In his role as Chair of the Standing Committee on Justice & Human Rights, Fast has worked with committee members to issue a significant report on impaired driving. In addition to reviewing numerous criminal justice bills tabled by the Conservative government, the committee is also completing a comprehensive study on organized crime in Canada.[14]

Trade commission[edit]

Fast announced that Ottawa would appoint a full-time trade commission in the embassy, and was in talks about a possible foreign investment promotion and protection agreement with Myanmar, formerly called Burma.[15]

Shooting Gesture in Parliament Controversy[edit]

On April 9, 2014, rising on a point of order, MP Dan Harris accused Fast of "making a gun with his hand while saying "boom" in the direction of the member for Churchill [Nicki Ashton]" during question period in the House of Commons.[16] Shortly thereafter, Fast denied the claim in the House of Commons, saying "It's completely false. I made no such gesture. I said no such words."[17] Video from the house of commons shows Fast making a pointing gesture with his right hand, index finger pointing, other fingers curled and thumb at about 45 degrees to his index finger.[18] Later that day, after video of the incident became more widely circulated, Minister Fast admitted that he had made a pointing gesture with his hand, contradicting his earlier statement that the accusation was "completely false. Nevertheless, Fast said that his hand gesture was "misconstrued by the opposition" as shaped as a gun and aimed at a member of Parliament. In his defence, Fast did not say why he was pointing his finger towards the front of the House at that time. [19]

Electoral record[edit]

Canadian federal election, 2011
Party Candidate Votes % ∆% Expenditures
Conservative Ed Fast 32,493 65.02% +1.70%
New Democratic David Murray 10,089 20.19% +6.97%
Liberal Madeleine Hardin 4,968 9.94% -6.34%
Green Daniel Bryce 2,138 4.28% -2.17%
Marxist–Leninist David MacKay 286 0.57%
Total valid votes/Expense limit 49,974 100.00%
Total rejected ballots 225 0.45% -0.07%
Turnout 50,199 59.67% +1%
     Conservative hold Swing -2.6%
Canadian federal election, 2008
Party Candidate Votes % ∆% Expenditures
Conservative Ed Fast 30,853 63.32% +0.05% $79,097
Liberal Lionel Dominique Traverse 7,933 16.28% +3.61% $63,013
New Democratic Bonnie Rai 6,444 13.22% -3.75% $4,907
Green Karen Durant 3,141 6.45% +0.64% $833
Marijuana Tim Felger 358 0.73 +0.03% --
Total valid votes/Expense limit 48,729 100.00% $86,855
Total rejected ballots 256 0.52%
Turnout 48,985
Canadian federal election, 2006
Party Candidate Votes % ∆% Expenditures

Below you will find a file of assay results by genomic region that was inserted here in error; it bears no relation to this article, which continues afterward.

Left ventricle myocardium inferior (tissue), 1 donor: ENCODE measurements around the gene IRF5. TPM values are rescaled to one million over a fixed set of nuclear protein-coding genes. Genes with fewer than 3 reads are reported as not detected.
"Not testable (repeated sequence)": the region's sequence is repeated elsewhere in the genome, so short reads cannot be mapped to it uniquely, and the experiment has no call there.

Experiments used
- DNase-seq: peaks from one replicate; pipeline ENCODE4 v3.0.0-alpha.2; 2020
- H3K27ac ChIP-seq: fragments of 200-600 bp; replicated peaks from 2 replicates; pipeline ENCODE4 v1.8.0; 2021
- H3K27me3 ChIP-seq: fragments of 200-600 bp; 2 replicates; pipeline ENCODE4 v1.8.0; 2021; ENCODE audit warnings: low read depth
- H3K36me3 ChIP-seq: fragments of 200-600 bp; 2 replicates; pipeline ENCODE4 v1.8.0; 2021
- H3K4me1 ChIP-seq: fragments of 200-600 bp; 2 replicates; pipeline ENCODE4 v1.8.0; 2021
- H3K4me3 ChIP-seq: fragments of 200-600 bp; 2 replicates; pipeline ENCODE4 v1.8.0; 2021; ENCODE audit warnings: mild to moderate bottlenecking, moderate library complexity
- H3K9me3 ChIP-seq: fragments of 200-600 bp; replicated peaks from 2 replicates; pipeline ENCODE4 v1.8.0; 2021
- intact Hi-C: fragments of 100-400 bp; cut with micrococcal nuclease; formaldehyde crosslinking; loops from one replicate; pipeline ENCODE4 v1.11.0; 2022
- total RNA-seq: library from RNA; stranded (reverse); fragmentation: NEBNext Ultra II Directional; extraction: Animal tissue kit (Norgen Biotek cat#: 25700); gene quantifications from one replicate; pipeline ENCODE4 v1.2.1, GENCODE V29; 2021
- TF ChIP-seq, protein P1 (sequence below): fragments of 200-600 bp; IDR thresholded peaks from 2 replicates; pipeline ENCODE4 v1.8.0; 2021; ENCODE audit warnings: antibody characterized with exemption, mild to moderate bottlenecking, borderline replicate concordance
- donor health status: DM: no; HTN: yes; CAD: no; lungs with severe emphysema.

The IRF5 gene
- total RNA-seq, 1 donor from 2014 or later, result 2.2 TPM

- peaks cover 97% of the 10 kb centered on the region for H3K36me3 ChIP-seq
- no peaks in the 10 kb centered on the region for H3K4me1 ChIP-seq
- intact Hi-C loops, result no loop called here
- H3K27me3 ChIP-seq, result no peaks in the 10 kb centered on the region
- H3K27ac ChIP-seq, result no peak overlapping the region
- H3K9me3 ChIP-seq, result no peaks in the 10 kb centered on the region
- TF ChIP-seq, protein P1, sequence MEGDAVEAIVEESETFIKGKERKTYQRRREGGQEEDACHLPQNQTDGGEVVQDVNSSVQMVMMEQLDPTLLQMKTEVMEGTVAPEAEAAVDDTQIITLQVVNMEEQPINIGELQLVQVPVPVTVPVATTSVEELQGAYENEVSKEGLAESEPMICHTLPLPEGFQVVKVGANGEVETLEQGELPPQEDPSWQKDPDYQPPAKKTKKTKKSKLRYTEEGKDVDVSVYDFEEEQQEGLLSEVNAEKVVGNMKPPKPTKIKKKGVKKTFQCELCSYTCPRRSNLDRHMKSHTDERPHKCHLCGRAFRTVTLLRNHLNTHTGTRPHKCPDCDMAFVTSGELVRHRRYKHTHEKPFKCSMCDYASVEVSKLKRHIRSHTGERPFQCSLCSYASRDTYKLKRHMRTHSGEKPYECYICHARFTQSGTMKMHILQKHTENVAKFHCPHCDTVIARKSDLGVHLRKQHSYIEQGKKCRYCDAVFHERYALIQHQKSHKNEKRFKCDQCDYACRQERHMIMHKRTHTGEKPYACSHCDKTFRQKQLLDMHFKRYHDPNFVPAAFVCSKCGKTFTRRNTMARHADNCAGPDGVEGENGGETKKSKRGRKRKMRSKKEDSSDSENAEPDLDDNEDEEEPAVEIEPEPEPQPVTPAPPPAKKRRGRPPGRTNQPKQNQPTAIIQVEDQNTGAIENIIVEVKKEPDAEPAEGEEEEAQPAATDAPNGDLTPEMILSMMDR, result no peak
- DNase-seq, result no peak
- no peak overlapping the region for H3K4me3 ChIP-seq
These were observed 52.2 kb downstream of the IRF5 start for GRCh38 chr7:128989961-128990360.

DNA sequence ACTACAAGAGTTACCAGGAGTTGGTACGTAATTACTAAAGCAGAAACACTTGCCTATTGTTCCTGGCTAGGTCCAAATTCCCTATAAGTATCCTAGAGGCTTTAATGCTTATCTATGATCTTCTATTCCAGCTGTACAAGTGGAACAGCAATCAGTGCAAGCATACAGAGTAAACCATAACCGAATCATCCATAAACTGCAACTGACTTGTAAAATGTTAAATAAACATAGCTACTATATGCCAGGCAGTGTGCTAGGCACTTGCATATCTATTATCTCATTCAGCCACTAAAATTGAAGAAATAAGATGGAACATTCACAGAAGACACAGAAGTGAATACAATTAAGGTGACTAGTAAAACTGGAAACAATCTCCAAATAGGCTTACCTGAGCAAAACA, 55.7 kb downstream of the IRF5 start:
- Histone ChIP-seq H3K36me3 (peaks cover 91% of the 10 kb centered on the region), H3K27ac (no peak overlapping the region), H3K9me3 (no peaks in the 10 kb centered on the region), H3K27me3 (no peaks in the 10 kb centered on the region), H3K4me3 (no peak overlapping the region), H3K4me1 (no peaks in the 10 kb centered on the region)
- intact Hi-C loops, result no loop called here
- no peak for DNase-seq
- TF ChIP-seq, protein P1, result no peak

Conservative Ed Fast 29,825 63.27% +1.90 $68,269
New Democratic Jeffrey Hansen-Carlson 8,004 16.97% +3.34 $6,955
Liberal David Oliver* 5,976 12.67% -7.27 $22,258
Green Stephanie Ashley-Pryce 2,740 5.81% +2.93
Marijuana Tim Felger 334 0.70% -0.13
Canadian Action Richard Gebert 173 0.36% $80
Marxist–Leninist David S. MacKay 86 0.18% +0.08
Total valid votes 47,138 100.00%
Total rejected ballots 183 0.39%
Turnout 47,321 60.69%
Conservative hold Swing -0.72%

References[edit]

  1. ^ "Member of Parliament Profile". webinfo.parl.gc.ca. Retrieved 2010-10-27. 
  2. ^ "Ed Fast, Member of Parliament for Abbotsford". edfast.ca. Retrieved 2010-10-27. 
  3. ^ "Abbotsford (electoral district)". en.wikipedia.org. Retrieved 2010-10-03. 
  4. ^ "Ed Fast, Conservative MP for Abbotsford". openparliament.ca. Retrieved 2010-10-03. 
  5. ^ "Foreign Affairs and International Trade Canada". international.gc.ca. Retrieved 2012-01-06. 
  6. ^ "LEGISinfo 39th Parliament - 1st Session". .parl.gc.ca. Retrieved 2010-10-27. 
  7. ^ "Canadian Border Services Agency". cbsa-asfc.gc.ca. Retrieved 2010-10-27. 
  8. ^ "New McCallum Road Interchange for Abbotsford". news.gov.bc.ca/. Retrieved 2010-10-27. 
  9. ^ "Construction Begins for Clearbrook Road Interchange". abbotsford.ca/. Retrieved 2010-10-27. 
  10. ^ "$30 Airport Project Takes Off". abbotsfordtimes.com. Retrieved 2010-10-27. 
  11. ^ "New Water Park Brings Out the Kid in Everyone". abbotsfordtimes.com. Retrieved 2010-10-27. 
  12. ^ "Mission Bridge rails to be raised for cyclist safety". burnabynow.com/. Retrieved 2010-10-27. 
  13. ^ "Ed Fast, Member of Parliament for Abbotsford". edfast/ca. Retrieved 2010-10-27. 
  14. ^ "House of Commons: Ending Alcohol-Impaired Driving: A Common Approach". parl.gc.ca. Retrieved 2010-10-27. 
  15. ^ Mccarthy, Shawn. "The Globe and Mail - Canada forging trade links to Myanmar". The Globe and Mail. The Globe and Mail. Retrieved September 5, 2012. 
  16. ^ "Tory Minister Ed Fast Accused Of Making 'Gun' Gesture At NDP MP". huffingtonpost.ca. Retrieved 2014-04-12. 
  17. ^ "Tory Minister Ed Fast accused of threatening NDP MP after making ‘gun’ gesture in House of Commons". nationalpost.ca. Retrieved 2014-04-12. 
  18. ^ "Trade Minister Ed Fast accused of making 'gun' gesture at NDP MP Niki Ashton". cbc.ca. Retrieved 2014-04-12. 
  19. ^ "The House of Commons the Smoking Gun Video". youtube.com. Retrieved 2014-04-12. 

External links[edit]